inequality in the skies
I’m on a plane right now, flying from Sacramento back to Albany. And sitting here I’m reminded of how air travel itself reflects the growing inequality of society in a trivial, but suggestive, way.
Planes have always had first-class and passenger cabins, at least as far as I know. If the Titanic had this distinction, I’m guessing it was in place from the beginning of commercial aviation.
But for most of my adult life, planes—at least the ones I usually fly on, from one U.S. city to another—looked something like this:
Just roughing it out here, this means that 7% of the passengers used about 15% of the room, with the other 93% using 85% of the cabin space. Such a plane would have a Gini index of about 8. (For reference, the U.S. Gini is about 48, and the global one is around 65.)
Domestic airlines have pretty much moved to a three-tier system now, in which the traditional first-class seating is supplemented by “Economy Plus,” in which you get an extra three or four inches of legroom over the standard “Economy” seats. I, as usual, am crammed into what should really be called “Sardine Class”—where seats now commonly provide a pitch of 31”, a few inches down from what most planes had a decade ago.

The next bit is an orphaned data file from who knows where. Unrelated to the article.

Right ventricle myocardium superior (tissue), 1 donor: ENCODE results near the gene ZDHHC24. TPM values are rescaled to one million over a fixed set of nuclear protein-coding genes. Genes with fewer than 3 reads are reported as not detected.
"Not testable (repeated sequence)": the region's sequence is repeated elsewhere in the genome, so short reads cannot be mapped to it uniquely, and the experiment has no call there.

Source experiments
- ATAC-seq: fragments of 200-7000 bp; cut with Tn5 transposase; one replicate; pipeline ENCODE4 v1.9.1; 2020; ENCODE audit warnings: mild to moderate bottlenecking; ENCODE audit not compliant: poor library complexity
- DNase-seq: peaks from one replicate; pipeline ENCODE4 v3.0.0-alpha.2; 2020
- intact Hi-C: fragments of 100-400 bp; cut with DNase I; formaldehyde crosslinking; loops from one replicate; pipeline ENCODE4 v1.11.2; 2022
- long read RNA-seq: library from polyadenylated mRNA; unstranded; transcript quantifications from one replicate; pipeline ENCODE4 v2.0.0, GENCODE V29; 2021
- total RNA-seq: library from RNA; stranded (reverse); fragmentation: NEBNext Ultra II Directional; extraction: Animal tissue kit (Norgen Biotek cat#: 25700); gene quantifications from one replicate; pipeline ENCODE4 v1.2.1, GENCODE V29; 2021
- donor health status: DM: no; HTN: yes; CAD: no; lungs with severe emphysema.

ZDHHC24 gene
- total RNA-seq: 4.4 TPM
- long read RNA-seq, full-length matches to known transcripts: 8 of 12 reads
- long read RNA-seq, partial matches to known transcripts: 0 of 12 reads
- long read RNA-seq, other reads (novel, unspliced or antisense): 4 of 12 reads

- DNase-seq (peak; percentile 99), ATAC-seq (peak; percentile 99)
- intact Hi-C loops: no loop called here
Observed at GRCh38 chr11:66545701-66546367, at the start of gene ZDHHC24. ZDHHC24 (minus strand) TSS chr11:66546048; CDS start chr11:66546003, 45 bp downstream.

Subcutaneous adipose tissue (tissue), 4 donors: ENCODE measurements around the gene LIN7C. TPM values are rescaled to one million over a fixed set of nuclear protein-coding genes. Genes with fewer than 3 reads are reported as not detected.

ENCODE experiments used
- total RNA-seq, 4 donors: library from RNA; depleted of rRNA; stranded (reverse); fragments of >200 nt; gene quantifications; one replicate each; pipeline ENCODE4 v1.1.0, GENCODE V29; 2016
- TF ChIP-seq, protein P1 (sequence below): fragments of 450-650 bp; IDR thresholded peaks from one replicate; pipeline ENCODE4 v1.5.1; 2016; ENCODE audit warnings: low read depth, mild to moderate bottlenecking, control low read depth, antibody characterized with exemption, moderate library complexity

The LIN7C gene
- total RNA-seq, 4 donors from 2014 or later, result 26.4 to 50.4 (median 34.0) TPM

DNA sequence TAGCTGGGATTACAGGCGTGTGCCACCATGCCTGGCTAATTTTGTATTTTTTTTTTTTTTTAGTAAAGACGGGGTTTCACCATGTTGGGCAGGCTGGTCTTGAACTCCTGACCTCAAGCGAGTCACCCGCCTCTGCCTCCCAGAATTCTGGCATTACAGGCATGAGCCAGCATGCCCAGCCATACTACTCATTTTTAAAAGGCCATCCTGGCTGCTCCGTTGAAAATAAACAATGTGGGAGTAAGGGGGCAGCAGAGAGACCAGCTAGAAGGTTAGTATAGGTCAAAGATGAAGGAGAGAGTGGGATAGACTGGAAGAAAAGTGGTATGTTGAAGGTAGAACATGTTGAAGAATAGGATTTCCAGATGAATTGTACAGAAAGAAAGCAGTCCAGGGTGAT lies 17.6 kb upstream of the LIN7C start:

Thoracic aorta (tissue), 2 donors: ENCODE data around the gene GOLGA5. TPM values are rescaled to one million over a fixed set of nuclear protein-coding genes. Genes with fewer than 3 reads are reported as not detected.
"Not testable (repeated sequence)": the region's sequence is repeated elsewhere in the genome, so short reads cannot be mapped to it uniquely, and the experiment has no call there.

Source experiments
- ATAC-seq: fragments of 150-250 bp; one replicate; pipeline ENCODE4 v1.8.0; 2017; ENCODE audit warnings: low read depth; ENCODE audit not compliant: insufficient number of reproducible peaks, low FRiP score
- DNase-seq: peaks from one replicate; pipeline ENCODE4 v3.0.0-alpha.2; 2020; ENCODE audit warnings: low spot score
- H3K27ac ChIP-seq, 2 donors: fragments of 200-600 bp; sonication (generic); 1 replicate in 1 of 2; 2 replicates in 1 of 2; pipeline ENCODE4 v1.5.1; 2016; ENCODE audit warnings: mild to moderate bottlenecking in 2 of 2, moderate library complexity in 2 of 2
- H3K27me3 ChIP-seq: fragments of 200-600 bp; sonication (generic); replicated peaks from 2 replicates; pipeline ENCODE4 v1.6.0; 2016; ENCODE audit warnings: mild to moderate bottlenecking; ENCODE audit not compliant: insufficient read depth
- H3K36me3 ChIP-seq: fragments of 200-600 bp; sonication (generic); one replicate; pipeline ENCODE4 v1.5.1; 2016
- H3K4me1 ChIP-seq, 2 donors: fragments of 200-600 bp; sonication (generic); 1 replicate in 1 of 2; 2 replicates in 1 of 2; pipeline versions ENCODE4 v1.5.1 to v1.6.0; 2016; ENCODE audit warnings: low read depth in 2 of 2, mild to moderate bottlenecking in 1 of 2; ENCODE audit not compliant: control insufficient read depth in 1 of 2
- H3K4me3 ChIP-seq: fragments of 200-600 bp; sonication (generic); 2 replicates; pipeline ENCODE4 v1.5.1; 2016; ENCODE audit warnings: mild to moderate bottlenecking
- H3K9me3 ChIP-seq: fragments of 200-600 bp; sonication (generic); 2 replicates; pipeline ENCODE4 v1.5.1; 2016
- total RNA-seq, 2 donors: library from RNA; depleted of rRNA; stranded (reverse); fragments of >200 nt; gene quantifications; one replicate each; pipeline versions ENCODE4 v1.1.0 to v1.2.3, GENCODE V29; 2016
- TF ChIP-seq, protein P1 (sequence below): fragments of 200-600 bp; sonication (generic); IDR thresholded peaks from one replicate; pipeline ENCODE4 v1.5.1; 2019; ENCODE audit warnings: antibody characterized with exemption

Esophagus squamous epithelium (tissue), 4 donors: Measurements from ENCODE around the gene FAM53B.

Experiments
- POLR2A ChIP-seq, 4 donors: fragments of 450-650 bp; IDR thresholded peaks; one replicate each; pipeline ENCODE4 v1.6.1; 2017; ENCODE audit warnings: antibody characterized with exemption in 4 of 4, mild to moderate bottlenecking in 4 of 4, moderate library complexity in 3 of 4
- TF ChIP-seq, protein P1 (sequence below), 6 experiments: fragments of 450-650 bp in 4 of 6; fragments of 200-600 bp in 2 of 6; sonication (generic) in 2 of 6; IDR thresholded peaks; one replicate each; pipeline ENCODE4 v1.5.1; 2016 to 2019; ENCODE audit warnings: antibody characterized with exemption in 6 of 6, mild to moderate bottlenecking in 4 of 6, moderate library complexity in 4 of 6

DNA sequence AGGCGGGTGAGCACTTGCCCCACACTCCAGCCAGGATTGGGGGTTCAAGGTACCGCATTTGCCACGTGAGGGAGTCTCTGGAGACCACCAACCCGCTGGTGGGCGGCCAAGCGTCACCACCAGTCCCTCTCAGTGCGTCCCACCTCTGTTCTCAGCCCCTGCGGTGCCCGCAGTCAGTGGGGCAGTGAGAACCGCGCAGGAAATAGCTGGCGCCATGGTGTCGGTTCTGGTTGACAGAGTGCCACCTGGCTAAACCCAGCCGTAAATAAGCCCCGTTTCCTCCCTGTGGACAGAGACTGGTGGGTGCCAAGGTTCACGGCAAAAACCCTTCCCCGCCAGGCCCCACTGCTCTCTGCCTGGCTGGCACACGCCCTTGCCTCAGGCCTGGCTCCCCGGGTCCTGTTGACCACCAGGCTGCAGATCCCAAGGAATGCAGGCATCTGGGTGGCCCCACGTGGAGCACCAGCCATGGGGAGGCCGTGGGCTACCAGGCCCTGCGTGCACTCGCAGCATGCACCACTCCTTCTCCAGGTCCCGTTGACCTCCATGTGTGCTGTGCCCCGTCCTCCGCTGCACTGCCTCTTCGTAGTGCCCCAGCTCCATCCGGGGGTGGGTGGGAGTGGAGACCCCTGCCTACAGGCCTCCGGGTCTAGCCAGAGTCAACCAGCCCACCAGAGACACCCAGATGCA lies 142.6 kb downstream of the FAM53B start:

(The only time I’ve ever sprung for Economy Plus was on the way back from ASA Vegas, when for some reason I had to fly to San Francisco in order to take a red-eye back to Albany. It cost about $60 for me to actually be able to sleep most of the 5 ½ hours, and in that case it was totally worth it.)
Anyway, in today’s standard U.S. domestic configuration, the 12% of people in first class use about 25% of the passenger space, the 51 people in Economy Plus use another 30%, leaving the sardines—the other 157 people—with 45%. That gives us a Gini index of about 16.
Transatlantic flights, however, are increasingly taking this in-the-air distinction to new heights (ha ha). Take, for example, the below United configuration of the Boeing 777. It boasts seats that turn into beds on which one can lie fully horizontal. (Makes Economy Plus look like it’s for chumps!) United calls this new section of bed-seats “BusinessFirst.”
Unsurprisingly, though, these air-beds take up even more space than a nice comfy first class seat. So if we look again at how the space is distributed, we now have 21% of the people using about 40% of the plane, 27% using another 20%, and the final 52% using the last 40%. The Gini index has now increased, to 25.
Of course, I’m fully aware that a very small proportion of the Earth’s population can afford airline tickets in the first place, so we’re really seeing growing inequality between the 10%, the 1%, and the 0.1%. (I assume the 0.01% have jet shares?)
Nevertheless, it’s not often you see such a clear visual representation of our collective acceptance of the right of a small fraction of people to consume a very disproportionate percentage of resources. I wonder how much of the shift is actually driven by increased inequality, as opposed to improved capacity for price discrimination?
And it’s also worth noting that the plane above, while unequal relative to the old-fashioned three-rows-of-first-class-and-the-rest-economy layout, is still nowhere near the inequality of the U.S., or the world.
(No vouching for the accuracy of the calculations above — very back-of-the-envelope, and I’m tired!)